All you need is love: Song of Songs

I am working with Celia Kellett at BBC Radio Nottingham on an idea to present most of the books of the Bible, one a week, during 2011 as part of the celebrations of the King James Bible. The plan is to read some verses from the book, to give a one-and-a-half minute summary, to hear a human interest story which relates, and then include a short discussion making the connections.

Here’s the key verses and summary for Song of Songs (‘All you need is love?’), to be broadcast this Sunday 23rd Jan from 8.20 am:

Verses: Song of Songs 7.6–13

How beautiful you are and how pleasing, my love, with your delights!
Your stature is like that of the palm, and your breasts like clusters of fruit.
I said, “I will climb the palm tree; I will take hold of its fruit.”
May your breasts be like clusters of grapes on the vine, the fragrance of your breath like apples, and your mouth like the best wine.

May the wine go straight to my beloved, flowing gently over lips and teeth.
I belong to my beloved, and his desire is for me.

Come, my beloved, let us go to the countryside, let us spend the night in the villages.
Let us go early to the vineyards to see if the vines have budded,
if their blossoms have opened, and if the pomegranates are in bloom—there I will give you my love.

The mandrakes send out their fragrance, and at our door is every delicacy,
both new and old, that I have stored up for you, my beloved.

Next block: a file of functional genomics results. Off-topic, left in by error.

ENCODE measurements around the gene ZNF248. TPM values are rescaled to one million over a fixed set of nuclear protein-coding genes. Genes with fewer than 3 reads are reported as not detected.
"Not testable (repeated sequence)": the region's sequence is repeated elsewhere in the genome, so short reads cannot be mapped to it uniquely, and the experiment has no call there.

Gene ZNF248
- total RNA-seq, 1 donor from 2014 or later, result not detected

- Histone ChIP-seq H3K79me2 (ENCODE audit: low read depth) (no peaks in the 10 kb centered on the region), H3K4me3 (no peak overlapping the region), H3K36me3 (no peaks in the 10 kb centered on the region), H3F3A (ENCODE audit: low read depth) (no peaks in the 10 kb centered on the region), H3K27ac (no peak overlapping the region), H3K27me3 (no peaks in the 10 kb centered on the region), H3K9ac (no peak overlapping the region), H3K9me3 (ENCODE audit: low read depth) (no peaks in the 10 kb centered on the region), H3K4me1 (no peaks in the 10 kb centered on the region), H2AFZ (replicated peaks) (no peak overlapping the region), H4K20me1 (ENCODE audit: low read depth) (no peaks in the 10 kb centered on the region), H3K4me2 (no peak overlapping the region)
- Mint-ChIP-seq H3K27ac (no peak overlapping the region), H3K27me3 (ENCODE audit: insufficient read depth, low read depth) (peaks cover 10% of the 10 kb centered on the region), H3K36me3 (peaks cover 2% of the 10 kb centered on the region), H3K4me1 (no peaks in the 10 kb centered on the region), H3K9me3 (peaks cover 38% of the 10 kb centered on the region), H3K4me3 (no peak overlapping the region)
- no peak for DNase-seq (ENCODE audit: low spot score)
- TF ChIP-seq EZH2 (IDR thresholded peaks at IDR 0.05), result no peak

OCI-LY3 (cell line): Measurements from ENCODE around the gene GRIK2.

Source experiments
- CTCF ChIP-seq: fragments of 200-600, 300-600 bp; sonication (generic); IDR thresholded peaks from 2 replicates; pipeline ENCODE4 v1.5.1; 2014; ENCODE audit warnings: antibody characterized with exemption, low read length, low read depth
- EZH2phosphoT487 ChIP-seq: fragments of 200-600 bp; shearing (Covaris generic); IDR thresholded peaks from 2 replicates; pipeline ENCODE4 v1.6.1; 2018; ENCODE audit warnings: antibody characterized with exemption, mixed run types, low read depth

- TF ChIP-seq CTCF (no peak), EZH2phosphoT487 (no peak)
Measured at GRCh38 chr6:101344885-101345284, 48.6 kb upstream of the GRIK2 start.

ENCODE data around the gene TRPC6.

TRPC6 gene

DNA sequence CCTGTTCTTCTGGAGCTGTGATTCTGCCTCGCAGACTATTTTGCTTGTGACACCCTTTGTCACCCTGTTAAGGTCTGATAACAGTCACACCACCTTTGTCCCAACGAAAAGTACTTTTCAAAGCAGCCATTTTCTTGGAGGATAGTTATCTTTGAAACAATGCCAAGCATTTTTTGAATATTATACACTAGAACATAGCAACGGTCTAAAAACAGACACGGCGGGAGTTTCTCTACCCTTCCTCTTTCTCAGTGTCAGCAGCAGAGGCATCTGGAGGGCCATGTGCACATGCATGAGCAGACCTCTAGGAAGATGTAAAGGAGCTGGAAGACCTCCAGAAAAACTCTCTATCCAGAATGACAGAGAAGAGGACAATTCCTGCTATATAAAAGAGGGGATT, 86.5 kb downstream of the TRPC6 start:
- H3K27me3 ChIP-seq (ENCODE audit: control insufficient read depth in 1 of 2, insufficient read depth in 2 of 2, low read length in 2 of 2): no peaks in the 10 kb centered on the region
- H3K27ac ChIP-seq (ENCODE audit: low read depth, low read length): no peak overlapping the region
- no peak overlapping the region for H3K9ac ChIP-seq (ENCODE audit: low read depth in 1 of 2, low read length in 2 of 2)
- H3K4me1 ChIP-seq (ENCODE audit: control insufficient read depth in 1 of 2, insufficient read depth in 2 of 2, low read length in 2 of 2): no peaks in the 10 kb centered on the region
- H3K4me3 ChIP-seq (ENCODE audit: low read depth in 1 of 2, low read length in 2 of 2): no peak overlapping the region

The Song of Songs is something of a surprise to find in the Bible, since it consists of eight chapters devoted to exploring physical desire—a sort of holy sex manual. We live in a culture surrounding by sex—tv, newspapers, the internet, everywhere you go there are images of sexuality—but not many people expect to find a book in the Bible devoted to it!

It claims to be written by Solomon, the famously wise king, and consists of a dialogue between a man and a woman who are lovers—telling each other how much they desire each other, and what they will do when they meet!

Not surprisingly, many Jews and Christians haven’t known what to do with it! So a common approach has been to see it as describing the relationship between God and the believer, the divine and human as spiritual lovers. This is not so far-fetched—after all, the Bible depicts sex as something that God made, not something that wicked humans invented! And from the beginning the image of God in people is found in the bringing together of male and female.

The message seems to be that the best sex is not about technique but about relationship—a relationship that reflects the unwavering faithfulness of God.

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